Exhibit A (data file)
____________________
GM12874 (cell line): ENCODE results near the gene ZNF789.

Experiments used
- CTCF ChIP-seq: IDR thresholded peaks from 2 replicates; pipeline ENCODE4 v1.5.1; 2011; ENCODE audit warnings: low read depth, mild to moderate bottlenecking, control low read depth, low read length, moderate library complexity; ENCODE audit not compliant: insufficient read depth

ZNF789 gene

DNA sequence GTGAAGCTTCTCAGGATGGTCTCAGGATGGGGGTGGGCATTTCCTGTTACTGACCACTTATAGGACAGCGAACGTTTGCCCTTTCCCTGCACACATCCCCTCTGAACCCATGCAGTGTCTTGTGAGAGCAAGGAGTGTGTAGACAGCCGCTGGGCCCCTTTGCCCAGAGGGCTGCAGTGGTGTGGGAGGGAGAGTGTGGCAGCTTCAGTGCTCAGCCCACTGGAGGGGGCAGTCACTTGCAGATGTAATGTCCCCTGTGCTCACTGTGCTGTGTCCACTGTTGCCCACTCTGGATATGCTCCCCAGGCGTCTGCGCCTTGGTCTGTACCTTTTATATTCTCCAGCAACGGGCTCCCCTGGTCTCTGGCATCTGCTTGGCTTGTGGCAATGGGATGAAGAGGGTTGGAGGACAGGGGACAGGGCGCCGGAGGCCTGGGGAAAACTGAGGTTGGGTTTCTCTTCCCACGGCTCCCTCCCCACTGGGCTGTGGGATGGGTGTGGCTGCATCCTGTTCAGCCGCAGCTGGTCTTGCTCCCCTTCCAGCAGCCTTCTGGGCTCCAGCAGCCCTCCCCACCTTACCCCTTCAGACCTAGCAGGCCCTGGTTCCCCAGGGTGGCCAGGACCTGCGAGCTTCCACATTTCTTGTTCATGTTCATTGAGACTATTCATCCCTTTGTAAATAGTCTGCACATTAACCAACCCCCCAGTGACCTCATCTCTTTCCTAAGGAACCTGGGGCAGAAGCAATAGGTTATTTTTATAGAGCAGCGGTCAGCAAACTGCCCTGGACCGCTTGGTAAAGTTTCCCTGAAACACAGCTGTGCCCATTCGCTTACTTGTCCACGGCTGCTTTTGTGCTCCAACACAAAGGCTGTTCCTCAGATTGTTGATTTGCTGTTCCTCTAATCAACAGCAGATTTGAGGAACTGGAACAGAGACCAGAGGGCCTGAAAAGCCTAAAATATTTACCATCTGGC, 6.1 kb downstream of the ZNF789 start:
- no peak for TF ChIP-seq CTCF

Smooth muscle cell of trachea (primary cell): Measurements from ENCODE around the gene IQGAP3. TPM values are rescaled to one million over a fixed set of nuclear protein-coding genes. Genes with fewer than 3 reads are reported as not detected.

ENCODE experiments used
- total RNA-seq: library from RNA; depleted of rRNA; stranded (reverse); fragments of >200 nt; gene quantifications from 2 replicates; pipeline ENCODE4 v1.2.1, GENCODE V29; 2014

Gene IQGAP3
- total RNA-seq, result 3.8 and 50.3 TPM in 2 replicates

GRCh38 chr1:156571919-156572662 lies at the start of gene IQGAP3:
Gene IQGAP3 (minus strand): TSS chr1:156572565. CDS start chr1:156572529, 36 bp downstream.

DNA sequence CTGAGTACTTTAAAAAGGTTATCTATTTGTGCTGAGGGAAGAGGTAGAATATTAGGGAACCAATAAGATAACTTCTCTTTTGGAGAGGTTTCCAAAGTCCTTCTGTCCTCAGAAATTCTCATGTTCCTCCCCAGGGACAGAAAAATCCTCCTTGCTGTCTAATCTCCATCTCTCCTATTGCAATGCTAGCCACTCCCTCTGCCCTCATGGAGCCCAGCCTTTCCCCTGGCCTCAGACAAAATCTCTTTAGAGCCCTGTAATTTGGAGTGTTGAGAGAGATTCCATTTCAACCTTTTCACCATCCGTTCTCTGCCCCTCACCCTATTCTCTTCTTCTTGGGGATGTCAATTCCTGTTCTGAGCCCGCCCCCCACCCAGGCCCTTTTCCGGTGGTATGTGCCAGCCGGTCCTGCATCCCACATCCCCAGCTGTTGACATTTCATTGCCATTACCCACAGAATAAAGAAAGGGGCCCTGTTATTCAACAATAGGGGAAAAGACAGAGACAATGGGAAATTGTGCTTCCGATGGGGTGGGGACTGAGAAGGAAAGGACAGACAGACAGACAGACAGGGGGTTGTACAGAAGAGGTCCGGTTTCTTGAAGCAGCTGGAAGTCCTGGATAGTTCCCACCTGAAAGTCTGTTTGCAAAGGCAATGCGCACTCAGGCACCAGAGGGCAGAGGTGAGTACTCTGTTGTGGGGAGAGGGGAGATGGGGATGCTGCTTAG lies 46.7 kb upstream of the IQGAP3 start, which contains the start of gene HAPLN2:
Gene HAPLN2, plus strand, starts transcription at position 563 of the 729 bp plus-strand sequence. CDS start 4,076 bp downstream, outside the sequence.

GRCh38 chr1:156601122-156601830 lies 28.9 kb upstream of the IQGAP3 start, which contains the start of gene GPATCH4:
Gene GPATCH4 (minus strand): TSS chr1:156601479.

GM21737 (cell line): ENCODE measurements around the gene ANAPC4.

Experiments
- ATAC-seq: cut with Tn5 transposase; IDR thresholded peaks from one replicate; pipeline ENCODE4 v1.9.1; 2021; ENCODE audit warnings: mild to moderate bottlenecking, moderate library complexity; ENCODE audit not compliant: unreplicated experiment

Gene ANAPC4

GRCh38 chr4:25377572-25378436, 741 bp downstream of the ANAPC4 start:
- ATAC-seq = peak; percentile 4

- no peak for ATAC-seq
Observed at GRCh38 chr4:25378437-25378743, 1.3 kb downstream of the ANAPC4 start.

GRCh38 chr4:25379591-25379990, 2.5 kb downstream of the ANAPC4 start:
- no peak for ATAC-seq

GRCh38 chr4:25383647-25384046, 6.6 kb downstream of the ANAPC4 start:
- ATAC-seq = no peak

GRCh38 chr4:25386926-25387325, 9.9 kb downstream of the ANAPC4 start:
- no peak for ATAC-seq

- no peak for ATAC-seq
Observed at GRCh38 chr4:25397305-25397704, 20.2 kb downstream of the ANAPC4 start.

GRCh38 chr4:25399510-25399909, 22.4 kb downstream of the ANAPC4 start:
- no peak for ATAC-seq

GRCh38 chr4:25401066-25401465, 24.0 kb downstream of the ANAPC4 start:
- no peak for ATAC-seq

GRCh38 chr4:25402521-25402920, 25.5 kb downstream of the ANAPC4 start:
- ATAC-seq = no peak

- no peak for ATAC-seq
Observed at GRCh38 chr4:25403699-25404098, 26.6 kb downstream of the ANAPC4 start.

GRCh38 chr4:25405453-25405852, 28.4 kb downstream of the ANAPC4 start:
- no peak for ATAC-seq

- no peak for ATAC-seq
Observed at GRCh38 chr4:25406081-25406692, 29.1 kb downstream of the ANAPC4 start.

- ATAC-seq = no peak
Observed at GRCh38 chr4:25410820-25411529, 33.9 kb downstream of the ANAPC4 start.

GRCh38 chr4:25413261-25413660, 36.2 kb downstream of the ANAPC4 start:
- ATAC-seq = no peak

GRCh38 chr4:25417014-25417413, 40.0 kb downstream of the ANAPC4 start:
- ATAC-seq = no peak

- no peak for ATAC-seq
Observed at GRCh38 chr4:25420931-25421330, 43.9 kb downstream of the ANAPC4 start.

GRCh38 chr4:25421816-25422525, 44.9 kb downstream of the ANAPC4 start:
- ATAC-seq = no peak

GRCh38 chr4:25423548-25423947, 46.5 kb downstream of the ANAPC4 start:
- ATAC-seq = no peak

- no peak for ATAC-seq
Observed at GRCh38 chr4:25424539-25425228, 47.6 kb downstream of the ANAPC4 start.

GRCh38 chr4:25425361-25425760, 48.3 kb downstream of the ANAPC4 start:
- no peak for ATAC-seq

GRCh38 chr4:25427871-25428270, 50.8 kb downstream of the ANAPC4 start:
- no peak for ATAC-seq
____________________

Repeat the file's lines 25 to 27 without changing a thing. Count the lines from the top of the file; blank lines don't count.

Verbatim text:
Observed at GRCh38 chr4:25378437-25378743, 1.3 kb downstream of the ANAPC4 start.

GRCh38 chr4:25379591-25379990, 2.5 kb downstream of the ANAPC4 start:
- no peak for ATAC-seq